Bond and Beyond

Mandate - - Hollywood - By Sean Woods

What ad­ven­ture or jour­ney changed your life?

In 1981, I bor­rowed £ 2,000—a lot of money back then—paid 50 quid for a seat, packed my own sand­wich, and hopped on a plane to Amer­ica. It was a mighty leap, but one that paid off. A week later, I got a job called Rem­ing­ton Steele.

What’s the best ad­vice you’ve ever re­ceived?

Joseph Sar­gent, a di­rec­tor and dear friend, said, ‘Just re­mem­ber you’re al­ways go­ing to have to test for some­one.’ You’re al­ways go­ing to have to prove your­self, be­cause act­ing is such a capri­cious game. You have to stay strong and hun­gry, hum­ble and coura­geous. And that doesn’t change. If you get too non­cha­lant, then it just goes away. So, I have to do as much to­day as I did when I was 24, 25. I just do it at a dif­fer­ent pace with a lit­tle more knowl­edge in the back pocket.

You were raised by a sin­gle mother in ’50s Ire­land and spent time liv­ing with a foster fam­ily. What did that teach you?

It’s hard on pa­per, but it had its own beauty to it. There was the jour­ney to Eng­land as a boy of 11, and that was a pow­er­ful land­scape for me. You learn pretty quickly how to as­sim­i­late in a new ter­ri­tory. Cer­tainly, they never let you for­get that you are Ir­ish and you’re an im­mi­grant. When I was at school, they just knew me as Ir­ish. You know, that was my name. Didn’t want to say ‘Pierce,’ so I wore it as an em­blem. It was great. I was in. I’m an Ir­ish James Bond, and there’s de­light­ful irony in that.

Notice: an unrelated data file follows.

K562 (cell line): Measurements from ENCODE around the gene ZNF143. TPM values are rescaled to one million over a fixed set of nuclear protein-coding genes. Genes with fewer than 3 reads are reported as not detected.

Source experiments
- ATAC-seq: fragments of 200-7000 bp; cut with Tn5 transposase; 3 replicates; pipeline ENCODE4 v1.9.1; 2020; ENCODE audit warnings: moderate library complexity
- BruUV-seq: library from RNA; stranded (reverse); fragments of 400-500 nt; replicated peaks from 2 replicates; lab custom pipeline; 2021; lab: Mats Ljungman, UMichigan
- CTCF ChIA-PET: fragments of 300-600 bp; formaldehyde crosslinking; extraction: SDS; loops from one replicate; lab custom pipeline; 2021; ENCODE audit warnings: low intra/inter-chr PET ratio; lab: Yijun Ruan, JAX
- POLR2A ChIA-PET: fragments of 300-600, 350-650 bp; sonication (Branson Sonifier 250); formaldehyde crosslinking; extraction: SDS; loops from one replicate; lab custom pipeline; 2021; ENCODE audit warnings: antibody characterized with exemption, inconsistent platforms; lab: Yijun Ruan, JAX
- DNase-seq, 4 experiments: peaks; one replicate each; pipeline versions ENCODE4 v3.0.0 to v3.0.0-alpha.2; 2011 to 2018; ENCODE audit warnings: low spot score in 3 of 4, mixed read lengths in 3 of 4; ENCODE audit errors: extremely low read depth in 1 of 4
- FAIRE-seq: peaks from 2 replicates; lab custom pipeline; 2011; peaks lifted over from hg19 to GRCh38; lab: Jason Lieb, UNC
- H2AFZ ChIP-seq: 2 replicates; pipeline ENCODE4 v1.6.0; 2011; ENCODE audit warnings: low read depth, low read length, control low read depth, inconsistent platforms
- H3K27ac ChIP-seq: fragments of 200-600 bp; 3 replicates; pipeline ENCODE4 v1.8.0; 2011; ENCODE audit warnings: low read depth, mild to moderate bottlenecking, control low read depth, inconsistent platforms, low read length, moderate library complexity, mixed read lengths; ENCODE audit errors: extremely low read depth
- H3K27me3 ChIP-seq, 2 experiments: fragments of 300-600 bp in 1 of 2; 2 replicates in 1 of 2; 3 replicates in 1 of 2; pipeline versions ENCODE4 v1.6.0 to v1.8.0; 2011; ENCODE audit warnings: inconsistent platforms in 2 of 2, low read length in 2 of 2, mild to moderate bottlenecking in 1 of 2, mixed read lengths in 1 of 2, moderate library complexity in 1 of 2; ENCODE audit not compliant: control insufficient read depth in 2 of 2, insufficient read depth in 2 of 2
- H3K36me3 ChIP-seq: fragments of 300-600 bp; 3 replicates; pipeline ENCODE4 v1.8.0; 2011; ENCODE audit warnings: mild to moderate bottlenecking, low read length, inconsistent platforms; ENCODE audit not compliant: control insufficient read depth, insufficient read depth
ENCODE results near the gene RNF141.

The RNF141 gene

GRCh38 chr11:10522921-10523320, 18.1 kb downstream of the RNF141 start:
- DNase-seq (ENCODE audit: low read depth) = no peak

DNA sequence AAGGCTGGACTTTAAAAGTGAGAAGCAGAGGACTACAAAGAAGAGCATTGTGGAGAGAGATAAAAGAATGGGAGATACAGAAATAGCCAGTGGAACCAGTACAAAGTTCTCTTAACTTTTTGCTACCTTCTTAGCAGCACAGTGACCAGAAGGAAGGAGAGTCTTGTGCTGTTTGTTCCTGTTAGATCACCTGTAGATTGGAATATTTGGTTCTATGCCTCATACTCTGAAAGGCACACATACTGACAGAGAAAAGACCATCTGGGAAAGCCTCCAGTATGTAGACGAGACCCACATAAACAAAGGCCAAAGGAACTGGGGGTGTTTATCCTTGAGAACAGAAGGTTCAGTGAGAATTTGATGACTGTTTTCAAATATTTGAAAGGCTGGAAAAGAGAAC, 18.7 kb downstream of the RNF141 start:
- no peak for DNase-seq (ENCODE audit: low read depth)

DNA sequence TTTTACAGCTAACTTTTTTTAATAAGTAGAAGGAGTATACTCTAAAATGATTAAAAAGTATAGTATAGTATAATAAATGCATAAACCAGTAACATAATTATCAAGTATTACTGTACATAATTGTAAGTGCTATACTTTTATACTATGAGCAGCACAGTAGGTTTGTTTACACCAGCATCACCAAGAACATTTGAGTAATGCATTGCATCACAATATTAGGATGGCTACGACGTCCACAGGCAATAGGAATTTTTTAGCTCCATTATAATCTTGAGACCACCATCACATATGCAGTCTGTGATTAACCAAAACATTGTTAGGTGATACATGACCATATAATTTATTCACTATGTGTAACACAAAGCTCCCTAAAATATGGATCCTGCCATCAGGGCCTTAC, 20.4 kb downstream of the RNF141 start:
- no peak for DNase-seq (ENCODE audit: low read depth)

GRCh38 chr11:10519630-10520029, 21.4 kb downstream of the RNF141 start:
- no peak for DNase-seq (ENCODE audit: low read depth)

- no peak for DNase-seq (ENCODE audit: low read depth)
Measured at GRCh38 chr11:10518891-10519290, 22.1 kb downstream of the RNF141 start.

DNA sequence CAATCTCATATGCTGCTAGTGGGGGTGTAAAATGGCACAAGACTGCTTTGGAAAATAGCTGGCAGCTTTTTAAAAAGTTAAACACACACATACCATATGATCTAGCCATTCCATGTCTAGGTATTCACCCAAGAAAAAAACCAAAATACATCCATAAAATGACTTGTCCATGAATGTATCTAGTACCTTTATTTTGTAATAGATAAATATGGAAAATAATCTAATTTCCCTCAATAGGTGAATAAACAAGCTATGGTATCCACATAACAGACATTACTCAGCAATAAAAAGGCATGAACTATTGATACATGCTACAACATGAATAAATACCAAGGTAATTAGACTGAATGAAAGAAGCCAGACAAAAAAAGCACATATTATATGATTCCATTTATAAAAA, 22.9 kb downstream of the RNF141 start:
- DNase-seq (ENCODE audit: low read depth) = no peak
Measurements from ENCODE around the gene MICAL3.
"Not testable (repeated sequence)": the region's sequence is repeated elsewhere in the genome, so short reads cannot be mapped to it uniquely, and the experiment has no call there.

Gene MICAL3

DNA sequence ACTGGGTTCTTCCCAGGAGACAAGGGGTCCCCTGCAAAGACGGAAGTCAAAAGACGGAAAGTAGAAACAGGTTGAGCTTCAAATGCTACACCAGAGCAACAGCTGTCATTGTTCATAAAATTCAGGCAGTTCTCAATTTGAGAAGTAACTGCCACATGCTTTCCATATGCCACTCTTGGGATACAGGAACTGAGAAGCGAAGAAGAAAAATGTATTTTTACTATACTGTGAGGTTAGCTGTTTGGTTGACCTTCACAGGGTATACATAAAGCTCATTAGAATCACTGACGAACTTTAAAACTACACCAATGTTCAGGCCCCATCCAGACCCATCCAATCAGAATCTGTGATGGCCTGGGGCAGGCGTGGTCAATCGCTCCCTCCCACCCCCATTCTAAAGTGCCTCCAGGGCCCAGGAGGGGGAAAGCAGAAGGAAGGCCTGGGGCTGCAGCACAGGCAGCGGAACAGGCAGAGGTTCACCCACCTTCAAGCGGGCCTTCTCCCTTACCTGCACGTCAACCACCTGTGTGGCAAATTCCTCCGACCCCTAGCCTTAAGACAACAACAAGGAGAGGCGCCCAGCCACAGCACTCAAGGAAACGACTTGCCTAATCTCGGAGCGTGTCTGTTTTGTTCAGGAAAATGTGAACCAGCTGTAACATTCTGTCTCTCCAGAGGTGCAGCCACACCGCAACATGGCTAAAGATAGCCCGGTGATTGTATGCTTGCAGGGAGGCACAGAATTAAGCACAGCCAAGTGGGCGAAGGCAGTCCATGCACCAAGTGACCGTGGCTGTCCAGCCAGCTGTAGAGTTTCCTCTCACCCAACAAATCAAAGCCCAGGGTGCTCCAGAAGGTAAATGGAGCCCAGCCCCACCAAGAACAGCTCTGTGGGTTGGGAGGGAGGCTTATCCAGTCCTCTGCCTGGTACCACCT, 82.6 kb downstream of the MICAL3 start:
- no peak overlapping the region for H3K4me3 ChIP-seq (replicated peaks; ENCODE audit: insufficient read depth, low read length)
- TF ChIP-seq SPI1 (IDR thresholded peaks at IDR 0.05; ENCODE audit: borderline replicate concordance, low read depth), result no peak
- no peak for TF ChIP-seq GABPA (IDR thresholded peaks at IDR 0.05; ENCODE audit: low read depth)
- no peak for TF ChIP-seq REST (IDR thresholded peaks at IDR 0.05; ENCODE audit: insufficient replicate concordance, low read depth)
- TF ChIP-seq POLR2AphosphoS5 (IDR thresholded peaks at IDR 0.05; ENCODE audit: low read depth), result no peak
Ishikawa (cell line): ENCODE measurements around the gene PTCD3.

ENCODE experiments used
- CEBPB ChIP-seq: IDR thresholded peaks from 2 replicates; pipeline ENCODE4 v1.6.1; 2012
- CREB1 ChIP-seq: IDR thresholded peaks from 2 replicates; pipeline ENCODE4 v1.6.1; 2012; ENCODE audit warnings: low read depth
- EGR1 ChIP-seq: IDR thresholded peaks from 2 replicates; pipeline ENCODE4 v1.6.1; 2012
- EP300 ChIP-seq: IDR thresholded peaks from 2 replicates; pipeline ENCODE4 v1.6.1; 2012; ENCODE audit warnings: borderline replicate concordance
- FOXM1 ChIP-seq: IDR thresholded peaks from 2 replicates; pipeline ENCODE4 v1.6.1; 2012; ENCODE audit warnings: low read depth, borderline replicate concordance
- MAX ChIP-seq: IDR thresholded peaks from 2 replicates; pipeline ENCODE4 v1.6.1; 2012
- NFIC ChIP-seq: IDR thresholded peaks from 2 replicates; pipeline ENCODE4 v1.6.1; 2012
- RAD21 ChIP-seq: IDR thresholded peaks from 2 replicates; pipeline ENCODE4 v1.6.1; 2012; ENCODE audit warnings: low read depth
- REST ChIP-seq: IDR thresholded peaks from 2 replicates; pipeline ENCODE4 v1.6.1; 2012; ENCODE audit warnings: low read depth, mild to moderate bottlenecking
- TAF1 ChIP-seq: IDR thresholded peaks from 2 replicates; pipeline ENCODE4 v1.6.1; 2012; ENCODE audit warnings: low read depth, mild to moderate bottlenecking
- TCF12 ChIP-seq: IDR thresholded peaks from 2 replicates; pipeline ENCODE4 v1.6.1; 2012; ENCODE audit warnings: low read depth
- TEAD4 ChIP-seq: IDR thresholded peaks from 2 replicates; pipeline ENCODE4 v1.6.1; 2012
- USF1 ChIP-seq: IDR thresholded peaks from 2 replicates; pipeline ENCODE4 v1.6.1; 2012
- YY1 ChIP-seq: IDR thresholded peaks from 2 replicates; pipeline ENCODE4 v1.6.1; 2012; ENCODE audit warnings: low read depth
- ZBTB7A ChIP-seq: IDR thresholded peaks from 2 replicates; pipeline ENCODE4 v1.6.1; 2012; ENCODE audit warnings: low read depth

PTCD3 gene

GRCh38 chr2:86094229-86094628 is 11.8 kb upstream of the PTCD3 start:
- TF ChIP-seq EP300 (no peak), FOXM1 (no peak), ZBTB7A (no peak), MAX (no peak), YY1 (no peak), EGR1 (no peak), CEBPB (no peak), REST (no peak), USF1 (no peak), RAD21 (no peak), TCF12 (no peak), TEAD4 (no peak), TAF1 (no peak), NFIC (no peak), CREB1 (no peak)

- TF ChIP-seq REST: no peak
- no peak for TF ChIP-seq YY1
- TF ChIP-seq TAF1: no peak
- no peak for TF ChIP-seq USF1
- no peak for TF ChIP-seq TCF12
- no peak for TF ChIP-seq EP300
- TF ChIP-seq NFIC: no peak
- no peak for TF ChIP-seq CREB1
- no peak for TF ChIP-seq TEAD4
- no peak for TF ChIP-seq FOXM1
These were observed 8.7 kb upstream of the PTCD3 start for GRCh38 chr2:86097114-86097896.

You were raised Catholic—what role does re­li­gion play in a man’s life?

Well, the Christian Brothers were quite fe­ro­cious, and yet the un­der­ly­ing faith was al­ways so beau­ti­ful for me—serv­ing Mass, the whole the­atri­cal­ity of it. You know, the adage ‘Once a Catholic, al­ways a Catholic,’ I sup­pose. Ul­ti­mately, it has to do with kind­ness. My re­li­gious phi­los­o­phy is kind­ness. Try to be kind. That’s some­thing worth achiev­ing.

What ad­vice would you give to the younger you?

Don’t worry—it’s go­ing to be okay. Hon­estly, I’ll be right as rain. There’s al­ways anx­i­ety— the anx­i­ety of be­ing an ac­tor—and that goes with you ev­ery time you walk onto a set. Some­times it comes easy; some­times it doesn’t. You learn to live with that.

Was James Bond hard to leave be­hind?

I don’t want to get rid of him; it was the most mem­o­rable time, a truly life- chang­ing ex­pe­ri­ence. There was a cer­tain wrench when it came to a rather abrupt end. But you just take that phone call, and you move on. And, you know, it’s just business. It’s truly that.

What role should van­ity play in a per­son’s life?

A healthy one. It’s good to like your­self, and that only comes from hard work, from do­ing. But van­ity is dan­ger­ous; it can trip you badly.

You’ve suf­fered ter­ri­ble tragedies: Your first wife and your daugh­ter both died of can­cer. How should a per­son han­dle loss?

Well, it just en­dures. You learn to find a place for it, and you can al­ways go to it. Hope­fully you have good friends and fam­ily around, and I did. It’s big. Life is charged with feel­ings and loss, and you know you’re go­ing to suf­fer one way or the other. You just hope you can find peace with the pain.

What’s the best thing for a hang­over?

Well, I think the Bloody Mary still stands tall on the top of any­one’s list. But that’s not how I’m start­ing my day.

In re­cent years, you’ve fought against whal­ing and cli­mate change. When should a man take a stand?

It’s es­sen­tial that ev­ery­one take a stand for the Earth. It’s es­sen­tial that we stand up for the air we breathe, the wa­ter we drink.

How should a man han­dle get­ting older?

Stay fit. Stay con­stant. Stay in touch with your emo­tions. And have a sense of hu­mour.

The Ir­ish Bond on hang­overs, hard­ship,

and the role that shaped his ca­reer.

PIERCE BROS­NAN

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